Magazine article Psychotherapy Networker

Bookmarks, Islands in the Sea: At Times, Therapy Can Reinforce Isolation

Magazine article Psychotherapy Networker

Bookmarks, Islands in the Sea: At Times, Therapy Can Reinforce Isolation

Article excerpt

Bookmarks By Richard Handler

Islands in the Sea At times, therapy can reinforce isolation

The Lonely American: Drifting Apart in the Twenty-First Century Jacqueline Olds and Richard S. Schwartz Beacon Press. 224 pp. ISBN-13:978-0-8070-0034-2 

Loneliness: Human Nature and the Need for Social Connection John T. Cacioppo and William Patrick W. W. Norton. 269 pp. ISBN 978-0-393-06170-3

Sometimes it seems that the very idea of shame has been banished from our door. The underwear ads on bus stops are more lurid than the pornography of my childhood, while revelations of celebrity rehab, rather than a secret to be hidden at all costs, are a staple of cable TV. Until recently, about the only thing people appeared to be ashamed of was being exposed as making too little money (though with our current economic meltdown, that, too, seems passZ). According to therapists Jacqueline Olds and Richard Schwartz, however, one shameful secret patients are still likely to conceal is that that they're lonely.

Depressed? It's become popular parlance. People use the term even when they're just sad, forlorn, or having a bad spell. But lonely? Not me! It's like admitting--to use that most stigmatizing term from high school--that you're a "loser."

Still, the evidence is piling up that loneliness is an increasing problem. According to the 2000 census, 25 percent of U.S. households consist of only one person. Contrast this with population statistics from 1940, when people living alone accounted for roughly 7 percent of the population. Duke University researchers report that, between 1985 and 2004, the number of people with whom the average person discussed personal and important matters dropped from three to two. Most stunningly, say Olds and Schwartz, a husband-and-wife team of psychiatrists who teach at Harvard Medical School, "the number of people who said there was no one with whom they discussed important matters, tripled. . . . Individuals without a single confidant now made up nearly a quarter of those surveyed."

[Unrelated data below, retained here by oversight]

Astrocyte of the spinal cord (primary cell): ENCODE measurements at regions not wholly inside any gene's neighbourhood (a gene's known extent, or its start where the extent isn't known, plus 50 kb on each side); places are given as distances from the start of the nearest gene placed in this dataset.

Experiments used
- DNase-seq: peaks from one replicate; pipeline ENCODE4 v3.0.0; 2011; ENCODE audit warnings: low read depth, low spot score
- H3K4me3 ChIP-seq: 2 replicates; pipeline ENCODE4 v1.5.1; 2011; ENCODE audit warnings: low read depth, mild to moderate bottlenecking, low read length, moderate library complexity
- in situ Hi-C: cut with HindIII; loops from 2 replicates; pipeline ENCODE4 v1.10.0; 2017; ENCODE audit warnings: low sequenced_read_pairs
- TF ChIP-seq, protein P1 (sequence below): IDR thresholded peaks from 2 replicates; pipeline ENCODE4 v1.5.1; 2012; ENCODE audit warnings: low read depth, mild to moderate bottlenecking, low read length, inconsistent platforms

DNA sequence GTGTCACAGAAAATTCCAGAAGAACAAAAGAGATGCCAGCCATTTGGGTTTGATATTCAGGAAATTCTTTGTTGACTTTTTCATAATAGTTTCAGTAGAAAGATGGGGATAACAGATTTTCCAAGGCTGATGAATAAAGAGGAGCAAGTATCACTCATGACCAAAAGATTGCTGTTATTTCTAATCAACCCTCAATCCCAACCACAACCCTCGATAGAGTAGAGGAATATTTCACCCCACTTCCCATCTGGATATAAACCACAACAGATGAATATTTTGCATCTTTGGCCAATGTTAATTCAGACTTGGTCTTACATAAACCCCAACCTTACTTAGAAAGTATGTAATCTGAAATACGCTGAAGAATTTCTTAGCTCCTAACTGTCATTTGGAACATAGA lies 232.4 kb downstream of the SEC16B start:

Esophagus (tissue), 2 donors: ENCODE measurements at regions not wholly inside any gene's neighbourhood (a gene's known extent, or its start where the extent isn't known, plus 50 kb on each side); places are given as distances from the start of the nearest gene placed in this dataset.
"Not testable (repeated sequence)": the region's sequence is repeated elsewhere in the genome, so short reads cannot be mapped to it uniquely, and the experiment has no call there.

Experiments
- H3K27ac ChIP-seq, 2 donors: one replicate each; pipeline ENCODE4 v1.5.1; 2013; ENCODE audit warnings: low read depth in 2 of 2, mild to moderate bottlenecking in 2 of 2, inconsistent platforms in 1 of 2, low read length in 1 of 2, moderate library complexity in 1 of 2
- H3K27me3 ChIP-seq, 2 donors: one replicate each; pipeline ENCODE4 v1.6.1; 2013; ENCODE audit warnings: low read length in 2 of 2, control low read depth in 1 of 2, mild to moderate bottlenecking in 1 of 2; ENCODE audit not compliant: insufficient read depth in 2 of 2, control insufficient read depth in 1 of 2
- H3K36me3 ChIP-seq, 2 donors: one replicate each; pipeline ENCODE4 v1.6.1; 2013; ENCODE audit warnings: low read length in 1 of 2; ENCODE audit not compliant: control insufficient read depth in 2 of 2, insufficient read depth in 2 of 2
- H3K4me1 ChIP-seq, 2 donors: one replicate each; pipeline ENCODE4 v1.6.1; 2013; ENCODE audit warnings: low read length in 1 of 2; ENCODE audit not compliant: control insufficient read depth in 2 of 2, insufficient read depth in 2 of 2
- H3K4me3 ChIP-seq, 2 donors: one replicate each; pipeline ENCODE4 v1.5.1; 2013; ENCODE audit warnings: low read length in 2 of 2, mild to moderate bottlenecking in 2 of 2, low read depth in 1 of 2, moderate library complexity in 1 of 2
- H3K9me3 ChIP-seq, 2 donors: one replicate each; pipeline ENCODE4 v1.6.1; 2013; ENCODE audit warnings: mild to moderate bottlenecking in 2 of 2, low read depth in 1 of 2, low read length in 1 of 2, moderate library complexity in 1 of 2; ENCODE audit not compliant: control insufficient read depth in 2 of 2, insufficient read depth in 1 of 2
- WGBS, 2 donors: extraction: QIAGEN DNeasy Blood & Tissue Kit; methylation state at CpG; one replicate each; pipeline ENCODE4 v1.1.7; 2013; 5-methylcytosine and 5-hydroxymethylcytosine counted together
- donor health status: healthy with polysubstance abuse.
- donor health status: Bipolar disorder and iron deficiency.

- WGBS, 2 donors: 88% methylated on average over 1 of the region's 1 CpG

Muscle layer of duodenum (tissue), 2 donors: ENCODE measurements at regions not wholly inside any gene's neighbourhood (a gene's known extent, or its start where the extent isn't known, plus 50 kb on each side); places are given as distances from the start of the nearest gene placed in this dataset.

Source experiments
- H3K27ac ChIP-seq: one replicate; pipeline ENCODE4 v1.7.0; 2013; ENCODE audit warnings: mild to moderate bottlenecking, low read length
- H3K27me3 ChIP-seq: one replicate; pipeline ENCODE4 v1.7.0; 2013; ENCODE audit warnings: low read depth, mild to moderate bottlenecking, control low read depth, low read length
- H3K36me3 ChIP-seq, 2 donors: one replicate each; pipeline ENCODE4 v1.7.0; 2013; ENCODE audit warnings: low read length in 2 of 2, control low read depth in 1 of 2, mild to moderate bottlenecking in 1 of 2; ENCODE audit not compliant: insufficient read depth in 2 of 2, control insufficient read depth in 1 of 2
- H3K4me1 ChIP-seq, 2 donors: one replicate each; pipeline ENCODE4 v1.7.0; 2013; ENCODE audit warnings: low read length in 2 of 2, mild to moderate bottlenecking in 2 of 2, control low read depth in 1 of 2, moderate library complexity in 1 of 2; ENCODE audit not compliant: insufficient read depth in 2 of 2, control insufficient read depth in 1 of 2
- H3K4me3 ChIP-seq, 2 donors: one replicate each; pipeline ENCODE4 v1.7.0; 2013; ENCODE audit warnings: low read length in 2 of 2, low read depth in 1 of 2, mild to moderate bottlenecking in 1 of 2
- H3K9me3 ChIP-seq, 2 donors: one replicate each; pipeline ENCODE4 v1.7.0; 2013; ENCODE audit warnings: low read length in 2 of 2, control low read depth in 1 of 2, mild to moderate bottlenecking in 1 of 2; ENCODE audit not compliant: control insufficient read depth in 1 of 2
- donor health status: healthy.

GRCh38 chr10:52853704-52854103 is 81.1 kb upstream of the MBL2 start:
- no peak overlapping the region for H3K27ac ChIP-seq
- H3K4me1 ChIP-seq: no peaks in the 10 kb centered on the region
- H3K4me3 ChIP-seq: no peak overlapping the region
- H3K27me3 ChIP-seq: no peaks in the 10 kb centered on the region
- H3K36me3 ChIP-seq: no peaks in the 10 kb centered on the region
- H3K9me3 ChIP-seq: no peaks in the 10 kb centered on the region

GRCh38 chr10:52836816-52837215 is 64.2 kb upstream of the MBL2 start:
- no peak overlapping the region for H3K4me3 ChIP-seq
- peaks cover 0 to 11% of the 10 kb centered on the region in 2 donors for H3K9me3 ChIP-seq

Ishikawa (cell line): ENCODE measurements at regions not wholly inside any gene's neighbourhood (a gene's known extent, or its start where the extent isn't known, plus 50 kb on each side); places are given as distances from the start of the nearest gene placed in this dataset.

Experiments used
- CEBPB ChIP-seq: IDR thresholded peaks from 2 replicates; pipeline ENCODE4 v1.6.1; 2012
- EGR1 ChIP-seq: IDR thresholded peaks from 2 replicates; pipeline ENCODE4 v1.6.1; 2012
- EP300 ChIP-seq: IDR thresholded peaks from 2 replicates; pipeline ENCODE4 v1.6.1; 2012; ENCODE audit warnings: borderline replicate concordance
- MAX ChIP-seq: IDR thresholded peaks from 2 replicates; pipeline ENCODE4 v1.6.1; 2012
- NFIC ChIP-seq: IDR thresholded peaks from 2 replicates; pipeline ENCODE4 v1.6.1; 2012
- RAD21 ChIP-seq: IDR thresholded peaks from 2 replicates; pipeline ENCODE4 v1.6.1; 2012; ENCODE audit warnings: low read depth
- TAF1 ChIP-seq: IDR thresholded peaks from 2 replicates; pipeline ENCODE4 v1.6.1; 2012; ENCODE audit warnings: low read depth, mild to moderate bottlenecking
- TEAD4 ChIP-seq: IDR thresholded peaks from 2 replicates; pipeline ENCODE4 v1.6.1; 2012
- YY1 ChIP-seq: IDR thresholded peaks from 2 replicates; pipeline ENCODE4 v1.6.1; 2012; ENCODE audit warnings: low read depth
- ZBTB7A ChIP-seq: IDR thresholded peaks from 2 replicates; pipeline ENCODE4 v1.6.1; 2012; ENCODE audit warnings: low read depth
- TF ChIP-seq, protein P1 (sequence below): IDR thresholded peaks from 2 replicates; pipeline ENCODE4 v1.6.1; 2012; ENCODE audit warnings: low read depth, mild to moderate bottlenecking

In The Lonely American, Olds and Schwartz tick off the cultural reasons for this epidemic of loneliness, which probably won't surprise anybody: America has always been a land of rugged individualism, celebrating a cult of personal autonomy for close to two centuries. (Think Henry David Thoreau's Walden, Ralph Waldo Emerson's "Self-Reliance," Walt Whitman's "Song of Myself," Jack Kerouac's On the Road, and any number of frontier heroes and heroines from way back.) Cultural icons like the solitary cowboy (think John Wayne in The Searchers or Alan Ladd in Shane), action heroes like Rambo and Lara Croft, and legions of haunted detectives staring into the darkness late at night fill our imaginations. North Americans as a people move often, break connections, and extol individual freedom as if mobility and autonomy were God's gift to the planet.

The result is that Americans spin through their isolated days like whirling dervishes. Instead of meeting other human beings, many of us succumb to electronic distractions. We gaze into our BlackBerries while walking. We endlessly check off items on to-do lists, caught up in what the writer Barbara Ehrenreich calls "the cult of busyness." Underneath all this display of frantic activity lies the painfulness of social isolation and loneliness. For that, we hope that psychotherapists, like good sheriffs, ride to the rescue.

Therapy: Bad for Patients and Therapists?

All well and good! That's what therapy is for, isn't it? Therapists are trained to address the dynamics of emotional distress, the feelings and symptoms that keep people disconnected and in pain. But there's the hitch. According to Olds and Schwartz, what usually goes on between the therapist and patient may not be the best way to help patients emerge from social isolation. Instead, therapy may teach lessons that are exactly the opposite of what patients need to know about how to build relationships with other people. …

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